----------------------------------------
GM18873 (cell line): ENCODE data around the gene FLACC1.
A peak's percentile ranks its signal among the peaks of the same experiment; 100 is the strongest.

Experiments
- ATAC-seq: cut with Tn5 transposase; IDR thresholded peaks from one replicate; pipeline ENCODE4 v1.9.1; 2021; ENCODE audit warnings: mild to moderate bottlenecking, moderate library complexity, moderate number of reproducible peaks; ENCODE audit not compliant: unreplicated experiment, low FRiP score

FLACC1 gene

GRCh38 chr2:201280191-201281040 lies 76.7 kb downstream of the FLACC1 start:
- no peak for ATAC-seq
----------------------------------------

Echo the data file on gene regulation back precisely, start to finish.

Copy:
GM18873 (cell line): ENCODE data around the gene FLACC1.
A peak's percentile ranks its signal among the peaks of the same experiment; 100 is the strongest.

Experiments
- ATAC-seq: cut with Tn5 transposase; IDR thresholded peaks from one replicate; pipeline ENCODE4 v1.9.1; 2021; ENCODE audit warnings: mild to moderate bottlenecking, moderate library complexity, moderate number of reproducible peaks; ENCODE audit not compliant: unreplicated experiment, low FRiP score

FLACC1 gene

GRCh38 chr2:201280191-201281040 lies 76.7 kb downstream of the FLACC1 start:
- no peak for ATAC-seq